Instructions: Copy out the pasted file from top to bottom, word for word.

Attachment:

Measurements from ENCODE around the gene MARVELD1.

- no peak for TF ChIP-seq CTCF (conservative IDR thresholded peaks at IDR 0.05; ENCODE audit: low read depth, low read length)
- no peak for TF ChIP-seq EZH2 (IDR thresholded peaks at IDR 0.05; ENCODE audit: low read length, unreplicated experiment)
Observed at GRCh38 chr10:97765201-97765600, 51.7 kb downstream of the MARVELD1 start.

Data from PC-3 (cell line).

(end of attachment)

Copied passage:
Measurements from ENCODE around the gene MARVELD1.

- no peak for TF ChIP-seq CTCF (conservative IDR thresholded peaks at IDR 0.05; ENCODE audit: low read depth, low read length)
- no peak for TF ChIP-seq EZH2 (IDR thresholded peaks at IDR 0.05; ENCODE audit: low read length, unreplicated experiment)
Observed at GRCh38 chr10:97765201-97765600, 51.7 kb downstream of the MARVELD1 start.

Data from PC-3 (cell line).